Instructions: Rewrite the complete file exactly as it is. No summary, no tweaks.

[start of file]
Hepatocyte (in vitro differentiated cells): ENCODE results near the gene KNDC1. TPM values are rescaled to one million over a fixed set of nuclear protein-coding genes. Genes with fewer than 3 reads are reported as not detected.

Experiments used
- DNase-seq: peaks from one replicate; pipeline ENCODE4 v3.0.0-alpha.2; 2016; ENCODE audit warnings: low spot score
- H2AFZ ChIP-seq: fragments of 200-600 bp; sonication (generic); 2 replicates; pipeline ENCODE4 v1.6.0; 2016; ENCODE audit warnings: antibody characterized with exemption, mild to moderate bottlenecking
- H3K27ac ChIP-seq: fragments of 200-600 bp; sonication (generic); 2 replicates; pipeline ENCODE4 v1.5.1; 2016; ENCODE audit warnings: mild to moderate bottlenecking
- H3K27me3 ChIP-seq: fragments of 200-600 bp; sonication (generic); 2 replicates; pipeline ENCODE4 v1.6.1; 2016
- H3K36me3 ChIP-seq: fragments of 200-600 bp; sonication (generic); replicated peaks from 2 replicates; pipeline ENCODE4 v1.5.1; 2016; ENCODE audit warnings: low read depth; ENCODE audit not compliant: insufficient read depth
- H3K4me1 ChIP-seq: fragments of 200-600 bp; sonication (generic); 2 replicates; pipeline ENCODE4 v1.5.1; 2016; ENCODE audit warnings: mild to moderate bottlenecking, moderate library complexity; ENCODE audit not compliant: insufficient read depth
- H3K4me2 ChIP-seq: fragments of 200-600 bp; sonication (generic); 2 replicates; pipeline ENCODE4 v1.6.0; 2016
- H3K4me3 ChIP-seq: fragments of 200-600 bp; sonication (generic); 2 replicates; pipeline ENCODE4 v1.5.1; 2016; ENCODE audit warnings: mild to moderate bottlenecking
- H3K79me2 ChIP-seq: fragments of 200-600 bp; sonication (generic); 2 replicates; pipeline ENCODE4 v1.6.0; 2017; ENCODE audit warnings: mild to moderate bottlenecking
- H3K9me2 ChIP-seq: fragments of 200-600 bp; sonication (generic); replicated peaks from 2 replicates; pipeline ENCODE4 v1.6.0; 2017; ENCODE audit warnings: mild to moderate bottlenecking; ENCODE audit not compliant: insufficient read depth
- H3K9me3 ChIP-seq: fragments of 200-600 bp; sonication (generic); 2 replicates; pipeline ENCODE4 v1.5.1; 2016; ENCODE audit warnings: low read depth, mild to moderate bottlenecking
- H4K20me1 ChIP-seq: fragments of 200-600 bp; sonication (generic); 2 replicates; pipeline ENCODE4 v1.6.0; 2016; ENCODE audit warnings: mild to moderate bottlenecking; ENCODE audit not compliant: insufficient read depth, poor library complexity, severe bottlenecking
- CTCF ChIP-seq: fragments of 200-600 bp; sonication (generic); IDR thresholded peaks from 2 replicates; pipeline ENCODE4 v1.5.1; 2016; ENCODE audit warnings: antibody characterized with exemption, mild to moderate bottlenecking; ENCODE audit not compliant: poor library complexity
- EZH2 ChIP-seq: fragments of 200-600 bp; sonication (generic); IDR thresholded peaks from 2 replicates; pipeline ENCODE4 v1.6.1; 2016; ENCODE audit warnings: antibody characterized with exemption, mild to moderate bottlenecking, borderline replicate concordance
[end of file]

Hepatocyte (in vitro differentiated cells): ENCODE results near the gene KNDC1. TPM values are rescaled to one million over a fixed set of nuclear protein-coding genes. Genes with fewer than 3 reads are reported as not detected.

Experiments used
- DNase-seq: peaks from one replicate; pipeline ENCODE4 v3.0.0-alpha.2; 2016; ENCODE audit warnings: low spot score
- H2AFZ ChIP-seq: fragments of 200-600 bp; sonication (generic); 2 replicates; pipeline ENCODE4 v1.6.0; 2016; ENCODE audit warnings: antibody characterized with exemption, mild to moderate bottlenecking
- H3K27ac ChIP-seq: fragments of 200-600 bp; sonication (generic); 2 replicates; pipeline ENCODE4 v1.5.1; 2016; ENCODE audit warnings: mild to moderate bottlenecking
- H3K27me3 ChIP-seq: fragments of 200-600 bp; sonication (generic); 2 replicates; pipeline ENCODE4 v1.6.1; 2016
- H3K36me3 ChIP-seq: fragments of 200-600 bp; sonication (generic); replicated peaks from 2 replicates; pipeline ENCODE4 v1.5.1; 2016; ENCODE audit warnings: low read depth; ENCODE audit not compliant: insufficient read depth
- H3K4me1 ChIP-seq: fragments of 200-600 bp; sonication (generic); 2 replicates; pipeline ENCODE4 v1.5.1; 2016; ENCODE audit warnings: mild to moderate bottlenecking, moderate library complexity; ENCODE audit not compliant: insufficient read depth
- H3K4me2 ChIP-seq: fragments of 200-600 bp; sonication (generic); 2 replicates; pipeline ENCODE4 v1.6.0; 2016
- H3K4me3 ChIP-seq: fragments of 200-600 bp; sonication (generic); 2 replicates; pipeline ENCODE4 v1.5.1; 2016; ENCODE audit warnings: mild to moderate bottlenecking
- H3K79me2 ChIP-seq: fragments of 200-600 bp; sonication (generic); 2 replicates; pipeline ENCODE4 v1.6.0; 2017; ENCODE audit warnings: mild to moderate bottlenecking
- H3K9me2 ChIP-seq: fragments of 200-600 bp; sonication (generic); replicated peaks from 2 replicates; pipeline ENCODE4 v1.6.0; 2017; ENCODE audit warnings: mild to moderate bottlenecking; ENCODE audit not compliant: insufficient read depth
- H3K9me3 ChIP-seq: fragments of 200-600 bp; sonication (generic); 2 replicates; pipeline ENCODE4 v1.5.1; 2016; ENCODE audit warnings: low read depth, mild to moderate bottlenecking
- H4K20me1 ChIP-seq: fragments of 200-600 bp; sonication (generic); 2 replicates; pipeline ENCODE4 v1.6.0; 2016; ENCODE audit warnings: mild to moderate bottlenecking; ENCODE audit not compliant: insufficient read depth, poor library complexity, severe bottlenecking
- CTCF ChIP-seq: fragments of 200-600 bp; sonication (generic); IDR thresholded peaks from 2 replicates; pipeline ENCODE4 v1.5.1; 2016; ENCODE audit warnings: antibody characterized with exemption, mild to moderate bottlenecking; ENCODE audit not compliant: poor library complexity
- EZH2 ChIP-seq: fragments of 200-600 bp; sonication (generic); IDR thresholded peaks from 2 replicates; pipeline ENCODE4 v1.6.1; 2016; ENCODE audit warnings: antibody characterized with exemption, mild to moderate bottlenecking, borderline replicate concordance